Because GuYi is located on the west end  of the 3rd Floor of Brentwood Gardens shopping mall, their prices have to be on the higher side in order to compensate for the higher rents they have.  In addition, some of the portions were on the trimmer side. However, the deliciousness of the food made it easy for us to overlook that.

Click on thumbnails to enlarge the photo with captions.

 

酸菜魚 Dinner at Tai 2 太二 Chinese Sauerkraut Fish in City of Industry

酸菜魚 Dinner at Tai 2 太二 Chinese Sauerkraut Fish in City of Industry

Sichuan style restaurant that specializes in spicy whole fish cooked in a spicy broth made with sour pickled vegetables (aka Chinese sauerkraut), dried red chiles, and Sichuan peppercorns.  The dish is can be quite spicy depending on the level of heat you choose.  We went with Medium Spice level, and it was quite spicy for our table.   The Sichuan peppercorns gave that nice numbing effect that somewhat neutralizes the burn from the chiles.  Unfortunately, the dish was quite salty.  In fact, almost all of their dishes were over-seasoned.

The fish used was tilapia.  In our Extra Large sized order, the used 2 loosely filleted tilapia.  I say “loosely filleted” because the skin is not remove, and you would definitely encounter bones that are still inside each chunk of fish meat.  So, eat with care.

Pricing here seemed rather high for the quality of the dishes, and their sizes.  Even a bowl of steamed white rice costs $2 per bowl.

Service here is typical of restaurant from Mainland China.  The staff is nice, but other than serving you your dishes, and provide you with the basics, they don’t do anything extra, such as refilling water glasses.

The best dishes of the night were the chicken feet and the vegetable dishes as well.

We did enjoy quirky English names given for their dishes, almost literal translations from the quirky Chinese names.

Dinner at Sichuan Impression 镍城里 in Alhambra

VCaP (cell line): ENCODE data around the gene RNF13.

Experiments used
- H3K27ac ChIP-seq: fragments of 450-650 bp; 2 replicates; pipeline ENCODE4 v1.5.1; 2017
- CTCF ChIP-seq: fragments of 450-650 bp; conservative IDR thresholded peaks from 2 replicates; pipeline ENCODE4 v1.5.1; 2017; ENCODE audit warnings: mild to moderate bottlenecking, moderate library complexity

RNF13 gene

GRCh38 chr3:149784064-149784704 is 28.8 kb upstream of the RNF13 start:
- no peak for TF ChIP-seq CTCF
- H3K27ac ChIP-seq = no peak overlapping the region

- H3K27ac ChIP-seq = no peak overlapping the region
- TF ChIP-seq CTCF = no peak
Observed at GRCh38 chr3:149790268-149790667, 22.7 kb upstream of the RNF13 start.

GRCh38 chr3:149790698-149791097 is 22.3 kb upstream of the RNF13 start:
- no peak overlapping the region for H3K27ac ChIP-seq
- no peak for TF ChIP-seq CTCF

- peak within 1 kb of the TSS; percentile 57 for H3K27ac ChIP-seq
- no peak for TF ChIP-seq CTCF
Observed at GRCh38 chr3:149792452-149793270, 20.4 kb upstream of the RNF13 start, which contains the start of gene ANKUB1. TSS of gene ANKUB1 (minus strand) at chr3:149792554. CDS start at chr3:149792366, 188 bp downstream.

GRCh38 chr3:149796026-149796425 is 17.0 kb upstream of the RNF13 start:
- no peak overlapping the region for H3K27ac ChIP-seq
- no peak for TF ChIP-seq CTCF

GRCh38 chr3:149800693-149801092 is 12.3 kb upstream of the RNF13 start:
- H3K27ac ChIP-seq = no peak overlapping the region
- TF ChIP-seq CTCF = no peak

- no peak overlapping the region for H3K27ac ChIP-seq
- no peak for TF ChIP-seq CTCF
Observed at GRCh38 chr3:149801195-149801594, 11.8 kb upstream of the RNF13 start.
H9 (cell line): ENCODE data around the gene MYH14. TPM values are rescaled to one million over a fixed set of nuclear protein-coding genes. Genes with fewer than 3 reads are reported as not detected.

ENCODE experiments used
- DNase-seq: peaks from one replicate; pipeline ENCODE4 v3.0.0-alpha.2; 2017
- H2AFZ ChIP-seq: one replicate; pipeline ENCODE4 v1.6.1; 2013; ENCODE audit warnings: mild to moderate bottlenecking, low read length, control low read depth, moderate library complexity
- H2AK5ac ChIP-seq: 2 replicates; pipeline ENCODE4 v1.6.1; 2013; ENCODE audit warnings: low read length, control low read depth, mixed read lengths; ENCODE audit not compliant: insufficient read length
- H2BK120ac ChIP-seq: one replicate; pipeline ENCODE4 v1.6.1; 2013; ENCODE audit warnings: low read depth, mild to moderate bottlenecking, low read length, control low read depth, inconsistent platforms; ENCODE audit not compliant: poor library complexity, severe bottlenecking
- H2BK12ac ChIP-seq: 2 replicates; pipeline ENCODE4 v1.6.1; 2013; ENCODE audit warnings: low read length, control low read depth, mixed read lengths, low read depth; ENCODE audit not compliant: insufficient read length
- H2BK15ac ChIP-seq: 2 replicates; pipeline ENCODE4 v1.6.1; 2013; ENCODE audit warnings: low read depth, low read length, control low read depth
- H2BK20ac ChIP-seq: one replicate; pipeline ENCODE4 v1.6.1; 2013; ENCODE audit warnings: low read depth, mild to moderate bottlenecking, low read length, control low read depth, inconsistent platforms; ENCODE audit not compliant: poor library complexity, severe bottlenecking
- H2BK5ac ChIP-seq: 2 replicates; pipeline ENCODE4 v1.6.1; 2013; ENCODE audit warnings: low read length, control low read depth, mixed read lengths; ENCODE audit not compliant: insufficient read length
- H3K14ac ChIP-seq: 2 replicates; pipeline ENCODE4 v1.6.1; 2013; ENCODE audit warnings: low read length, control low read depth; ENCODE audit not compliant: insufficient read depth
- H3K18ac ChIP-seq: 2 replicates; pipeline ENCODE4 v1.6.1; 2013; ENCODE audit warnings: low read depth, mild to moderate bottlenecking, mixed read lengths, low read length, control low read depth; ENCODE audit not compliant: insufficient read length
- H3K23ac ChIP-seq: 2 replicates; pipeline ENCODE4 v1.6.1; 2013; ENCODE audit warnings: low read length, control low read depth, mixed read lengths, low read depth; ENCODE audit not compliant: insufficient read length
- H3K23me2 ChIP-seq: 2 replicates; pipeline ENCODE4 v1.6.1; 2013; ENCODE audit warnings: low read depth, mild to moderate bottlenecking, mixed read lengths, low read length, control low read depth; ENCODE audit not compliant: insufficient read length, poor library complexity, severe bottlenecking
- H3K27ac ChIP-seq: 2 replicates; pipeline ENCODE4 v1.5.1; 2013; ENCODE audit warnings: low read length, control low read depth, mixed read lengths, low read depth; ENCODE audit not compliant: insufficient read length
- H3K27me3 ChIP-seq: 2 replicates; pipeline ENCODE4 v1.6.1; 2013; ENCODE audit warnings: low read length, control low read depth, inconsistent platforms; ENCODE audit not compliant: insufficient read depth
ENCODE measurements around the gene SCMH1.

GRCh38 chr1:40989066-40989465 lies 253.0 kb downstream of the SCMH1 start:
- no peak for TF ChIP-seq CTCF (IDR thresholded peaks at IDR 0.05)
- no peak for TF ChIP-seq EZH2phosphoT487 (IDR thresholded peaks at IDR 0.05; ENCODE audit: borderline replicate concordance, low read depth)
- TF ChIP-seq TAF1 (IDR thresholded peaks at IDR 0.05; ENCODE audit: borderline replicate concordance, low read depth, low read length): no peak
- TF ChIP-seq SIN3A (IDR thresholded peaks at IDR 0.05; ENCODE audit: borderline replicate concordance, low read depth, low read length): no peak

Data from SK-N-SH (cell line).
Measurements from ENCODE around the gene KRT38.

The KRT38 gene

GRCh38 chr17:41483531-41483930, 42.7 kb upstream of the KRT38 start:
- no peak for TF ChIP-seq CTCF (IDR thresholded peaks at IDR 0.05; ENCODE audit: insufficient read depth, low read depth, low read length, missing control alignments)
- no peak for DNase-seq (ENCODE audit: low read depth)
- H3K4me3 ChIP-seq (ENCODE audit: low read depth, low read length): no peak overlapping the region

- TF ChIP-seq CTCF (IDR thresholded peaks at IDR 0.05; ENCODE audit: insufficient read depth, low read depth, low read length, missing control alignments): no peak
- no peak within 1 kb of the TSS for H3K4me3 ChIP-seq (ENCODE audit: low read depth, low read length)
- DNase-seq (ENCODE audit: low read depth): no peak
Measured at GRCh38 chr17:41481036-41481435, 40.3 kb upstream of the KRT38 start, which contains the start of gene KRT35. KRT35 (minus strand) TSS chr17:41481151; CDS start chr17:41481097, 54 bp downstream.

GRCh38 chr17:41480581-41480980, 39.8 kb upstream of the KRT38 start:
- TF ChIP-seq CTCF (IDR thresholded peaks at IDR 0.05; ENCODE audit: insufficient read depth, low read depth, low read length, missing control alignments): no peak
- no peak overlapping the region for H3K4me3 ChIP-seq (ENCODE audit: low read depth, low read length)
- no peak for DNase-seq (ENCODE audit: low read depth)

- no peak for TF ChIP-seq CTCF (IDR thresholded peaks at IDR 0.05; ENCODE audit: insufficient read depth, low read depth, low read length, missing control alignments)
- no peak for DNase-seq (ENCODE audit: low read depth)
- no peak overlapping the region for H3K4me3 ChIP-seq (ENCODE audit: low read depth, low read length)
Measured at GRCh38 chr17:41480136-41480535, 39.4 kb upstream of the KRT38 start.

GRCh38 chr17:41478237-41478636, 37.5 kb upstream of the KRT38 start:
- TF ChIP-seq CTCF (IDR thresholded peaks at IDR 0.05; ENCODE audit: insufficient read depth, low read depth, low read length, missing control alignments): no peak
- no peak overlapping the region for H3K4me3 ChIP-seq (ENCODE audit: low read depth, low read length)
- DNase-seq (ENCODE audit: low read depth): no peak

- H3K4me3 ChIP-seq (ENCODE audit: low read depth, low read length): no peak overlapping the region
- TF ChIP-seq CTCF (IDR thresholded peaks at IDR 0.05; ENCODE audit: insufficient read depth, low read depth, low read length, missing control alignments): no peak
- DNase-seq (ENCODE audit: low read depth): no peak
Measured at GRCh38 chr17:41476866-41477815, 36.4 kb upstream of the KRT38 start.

Dinner at Sichuan Impression 镍城里 in Alhambra

Though their sign still reads Szechuan Impression, somehow, over the years, they’ve decided to stop using the American romanization of 四川 and started using the Pinyin spelling instead.  And you can see that on their claimed Yelp page and Facebook pages.

The food here was solid but not as good as when they first opened, and Los Angeles Times food critic Jonathan Gold was patiently waiting outside for a table with his son.

While the highlights of the dinner were the Bobo Chicken of Leshan (bowl of skewers of chicken innards, seafood and vegetables), Fish Filet with Rattan Peppers (spicy and mouth numbing – so good, my dinner mates kept fishing through the broth for any last bits of fish meat), and, especially the Tea Smoked Pork Ribs (which was wonderfully seasoned with a nice smoky flavor – heavy on the garlic but not the spiciness), there were some dishes that disappointed me.

Their cold jelly noodles had a nice touch of heat, but there was a bit too much vinegar in the sauce.  In my first bite, I got this huge hit of tartness from it.  Only when it subsided did the spiciness rolled in a little.

Another disappointment was their Wontons in Chili Oil.  Though it was a little spicy, but that was overshadowed by overly sweetness of the sauce.  Similar issue with the Kong Pao Chicken.  It was just a tad too sweet.  Ironically, what wasn’t sweet enough was the Cinderella’s Pumpkin Rides.  Pumpkin cakes filled with red beans, and not a lot of red beans, nor sugar.  Had they used sweet red bean paste instead, that might have made the difference.

Lastly, the Sauteed Shredded Potatoes were bland.  It was the only dish that hardly anyone at our table opted for a second serving.  Upon leaving the restaurant, I notice the same dish at the next table.  Only theirs had red and green chilis pieces stir fried with the potatoes, whereas our order only had scallions.  I found it odd that they would make such error preparing our order.  No wonder it was plain bland.

For the number of really good dish, there were equally the number of disappointing ones for me.  Even so, there’s so much more of the menu to explore.  So, another visit will be warranted.  However, there are newer hole-in-the-wall Sichuanese places that have popped up around the San Gabriel Valley over the last year that are making much more flavor forward dishes than this place now…

Click on the thumbnail to enlarge the photo.